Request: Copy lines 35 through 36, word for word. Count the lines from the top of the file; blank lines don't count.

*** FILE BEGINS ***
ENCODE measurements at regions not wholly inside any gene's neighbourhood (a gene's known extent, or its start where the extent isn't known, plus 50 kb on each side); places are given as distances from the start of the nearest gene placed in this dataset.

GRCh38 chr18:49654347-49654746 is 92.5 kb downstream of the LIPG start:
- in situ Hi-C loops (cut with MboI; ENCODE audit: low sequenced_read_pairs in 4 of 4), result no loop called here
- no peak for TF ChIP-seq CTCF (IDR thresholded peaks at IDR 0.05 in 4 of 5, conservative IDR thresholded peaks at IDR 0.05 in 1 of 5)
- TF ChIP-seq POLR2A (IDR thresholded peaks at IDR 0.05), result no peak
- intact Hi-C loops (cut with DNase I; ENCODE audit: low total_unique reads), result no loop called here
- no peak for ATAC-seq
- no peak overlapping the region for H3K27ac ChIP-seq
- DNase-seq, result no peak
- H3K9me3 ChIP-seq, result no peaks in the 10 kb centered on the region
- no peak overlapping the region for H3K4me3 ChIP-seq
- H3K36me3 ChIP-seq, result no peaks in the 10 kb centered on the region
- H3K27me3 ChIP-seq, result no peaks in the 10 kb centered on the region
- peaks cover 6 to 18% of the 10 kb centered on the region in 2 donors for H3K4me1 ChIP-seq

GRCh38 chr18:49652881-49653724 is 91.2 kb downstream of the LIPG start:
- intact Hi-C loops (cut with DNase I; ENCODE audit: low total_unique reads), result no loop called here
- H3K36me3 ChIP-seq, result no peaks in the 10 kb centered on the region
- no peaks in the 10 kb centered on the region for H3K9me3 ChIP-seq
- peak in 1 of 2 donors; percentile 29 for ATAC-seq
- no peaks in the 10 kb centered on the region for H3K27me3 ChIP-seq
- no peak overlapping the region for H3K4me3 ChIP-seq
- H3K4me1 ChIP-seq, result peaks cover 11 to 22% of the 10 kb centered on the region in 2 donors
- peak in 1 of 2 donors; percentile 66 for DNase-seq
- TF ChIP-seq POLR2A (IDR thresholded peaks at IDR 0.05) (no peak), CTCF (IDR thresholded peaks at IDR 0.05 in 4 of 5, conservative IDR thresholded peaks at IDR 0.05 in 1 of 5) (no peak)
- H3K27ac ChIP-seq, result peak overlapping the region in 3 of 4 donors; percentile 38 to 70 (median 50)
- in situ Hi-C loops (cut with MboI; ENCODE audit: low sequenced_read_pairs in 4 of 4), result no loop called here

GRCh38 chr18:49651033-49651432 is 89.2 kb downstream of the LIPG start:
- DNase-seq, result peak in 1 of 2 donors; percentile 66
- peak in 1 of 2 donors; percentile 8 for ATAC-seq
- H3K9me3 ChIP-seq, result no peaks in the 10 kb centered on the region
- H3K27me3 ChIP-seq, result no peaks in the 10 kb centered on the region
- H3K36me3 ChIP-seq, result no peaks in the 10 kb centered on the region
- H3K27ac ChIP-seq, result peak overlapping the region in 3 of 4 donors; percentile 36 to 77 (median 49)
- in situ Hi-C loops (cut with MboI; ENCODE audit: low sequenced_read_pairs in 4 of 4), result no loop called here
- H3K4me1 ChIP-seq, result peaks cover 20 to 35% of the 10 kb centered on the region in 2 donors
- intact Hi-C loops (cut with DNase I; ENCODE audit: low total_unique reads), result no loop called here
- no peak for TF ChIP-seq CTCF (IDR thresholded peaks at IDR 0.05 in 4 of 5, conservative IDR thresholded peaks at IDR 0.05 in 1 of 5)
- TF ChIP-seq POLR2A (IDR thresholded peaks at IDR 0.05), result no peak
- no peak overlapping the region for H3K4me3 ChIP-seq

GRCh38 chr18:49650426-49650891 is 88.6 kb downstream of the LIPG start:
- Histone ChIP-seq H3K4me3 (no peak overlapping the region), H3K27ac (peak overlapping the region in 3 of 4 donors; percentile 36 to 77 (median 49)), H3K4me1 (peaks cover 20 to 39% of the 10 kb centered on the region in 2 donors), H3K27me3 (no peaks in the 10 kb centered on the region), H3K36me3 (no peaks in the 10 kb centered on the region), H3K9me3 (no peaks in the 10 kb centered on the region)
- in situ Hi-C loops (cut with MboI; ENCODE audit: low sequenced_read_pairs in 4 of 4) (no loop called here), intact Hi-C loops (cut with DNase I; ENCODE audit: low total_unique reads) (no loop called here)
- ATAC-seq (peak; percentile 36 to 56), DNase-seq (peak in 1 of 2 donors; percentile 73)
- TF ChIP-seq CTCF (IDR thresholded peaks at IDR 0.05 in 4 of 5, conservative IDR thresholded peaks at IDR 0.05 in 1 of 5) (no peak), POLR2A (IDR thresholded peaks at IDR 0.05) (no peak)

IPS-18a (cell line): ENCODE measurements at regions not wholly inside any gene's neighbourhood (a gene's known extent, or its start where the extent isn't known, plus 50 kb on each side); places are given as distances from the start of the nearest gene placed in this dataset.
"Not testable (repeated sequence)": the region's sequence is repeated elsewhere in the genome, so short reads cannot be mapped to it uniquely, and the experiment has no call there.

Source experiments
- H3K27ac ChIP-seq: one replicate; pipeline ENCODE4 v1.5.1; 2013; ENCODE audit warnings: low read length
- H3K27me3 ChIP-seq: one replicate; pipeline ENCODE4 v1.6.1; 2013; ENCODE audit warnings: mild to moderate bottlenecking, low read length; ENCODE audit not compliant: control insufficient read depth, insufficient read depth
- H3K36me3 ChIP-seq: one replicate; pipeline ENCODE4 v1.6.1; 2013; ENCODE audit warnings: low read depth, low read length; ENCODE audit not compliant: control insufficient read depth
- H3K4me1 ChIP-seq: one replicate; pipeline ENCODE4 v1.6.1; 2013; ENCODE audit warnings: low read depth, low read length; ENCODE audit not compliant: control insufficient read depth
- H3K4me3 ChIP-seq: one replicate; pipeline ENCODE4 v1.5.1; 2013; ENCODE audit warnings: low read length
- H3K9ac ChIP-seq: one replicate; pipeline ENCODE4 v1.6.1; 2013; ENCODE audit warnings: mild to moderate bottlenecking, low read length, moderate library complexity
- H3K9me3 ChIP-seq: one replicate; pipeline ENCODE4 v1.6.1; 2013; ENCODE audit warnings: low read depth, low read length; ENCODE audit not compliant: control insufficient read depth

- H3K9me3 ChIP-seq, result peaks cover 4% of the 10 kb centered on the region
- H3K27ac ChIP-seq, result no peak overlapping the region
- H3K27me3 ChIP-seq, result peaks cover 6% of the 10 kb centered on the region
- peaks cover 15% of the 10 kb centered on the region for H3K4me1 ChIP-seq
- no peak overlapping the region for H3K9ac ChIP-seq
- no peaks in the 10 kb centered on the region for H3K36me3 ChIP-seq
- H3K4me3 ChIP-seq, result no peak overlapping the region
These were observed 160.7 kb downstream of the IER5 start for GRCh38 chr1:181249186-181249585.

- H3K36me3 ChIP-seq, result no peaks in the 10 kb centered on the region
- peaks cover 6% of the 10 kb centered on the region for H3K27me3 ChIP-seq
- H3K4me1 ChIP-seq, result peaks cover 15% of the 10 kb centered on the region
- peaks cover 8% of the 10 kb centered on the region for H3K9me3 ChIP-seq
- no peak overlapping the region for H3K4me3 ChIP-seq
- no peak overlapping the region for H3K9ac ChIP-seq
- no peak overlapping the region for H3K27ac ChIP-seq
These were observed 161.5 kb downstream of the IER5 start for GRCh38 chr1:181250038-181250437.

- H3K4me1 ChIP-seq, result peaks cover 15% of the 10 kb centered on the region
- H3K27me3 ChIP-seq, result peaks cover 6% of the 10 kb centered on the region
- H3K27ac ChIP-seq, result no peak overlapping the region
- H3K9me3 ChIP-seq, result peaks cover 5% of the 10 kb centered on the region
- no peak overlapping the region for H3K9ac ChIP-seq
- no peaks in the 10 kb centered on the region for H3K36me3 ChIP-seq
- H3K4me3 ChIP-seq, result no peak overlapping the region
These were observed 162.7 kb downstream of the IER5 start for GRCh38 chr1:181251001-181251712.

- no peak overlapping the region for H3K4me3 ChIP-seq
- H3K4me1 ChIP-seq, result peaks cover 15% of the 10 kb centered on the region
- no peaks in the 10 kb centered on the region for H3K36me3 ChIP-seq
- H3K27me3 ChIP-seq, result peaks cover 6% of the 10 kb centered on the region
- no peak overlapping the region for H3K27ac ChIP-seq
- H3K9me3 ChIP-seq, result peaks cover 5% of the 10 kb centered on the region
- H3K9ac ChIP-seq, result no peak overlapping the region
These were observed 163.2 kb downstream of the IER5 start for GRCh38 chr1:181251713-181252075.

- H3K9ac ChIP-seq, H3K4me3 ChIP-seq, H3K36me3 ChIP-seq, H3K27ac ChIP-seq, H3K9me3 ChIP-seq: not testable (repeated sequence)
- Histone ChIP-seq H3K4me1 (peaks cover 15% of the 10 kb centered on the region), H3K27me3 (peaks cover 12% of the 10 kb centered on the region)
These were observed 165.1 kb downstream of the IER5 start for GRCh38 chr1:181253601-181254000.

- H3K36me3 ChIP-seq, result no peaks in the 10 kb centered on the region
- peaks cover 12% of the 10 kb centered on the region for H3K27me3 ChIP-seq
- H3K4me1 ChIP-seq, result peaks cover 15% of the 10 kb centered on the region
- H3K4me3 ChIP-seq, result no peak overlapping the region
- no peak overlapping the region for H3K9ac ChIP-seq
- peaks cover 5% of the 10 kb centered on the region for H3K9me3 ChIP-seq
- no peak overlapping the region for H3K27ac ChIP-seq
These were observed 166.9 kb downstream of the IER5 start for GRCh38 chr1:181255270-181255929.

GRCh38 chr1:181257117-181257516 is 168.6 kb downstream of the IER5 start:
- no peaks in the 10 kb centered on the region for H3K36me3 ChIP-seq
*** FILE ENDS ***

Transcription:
- H3K4me1 ChIP-seq, result peaks cover 20 to 35% of the 10 kb centered on the region in 2 donors
- intact Hi-C loops (cut with DNase I; ENCODE audit: low total_unique reads), result no loop called here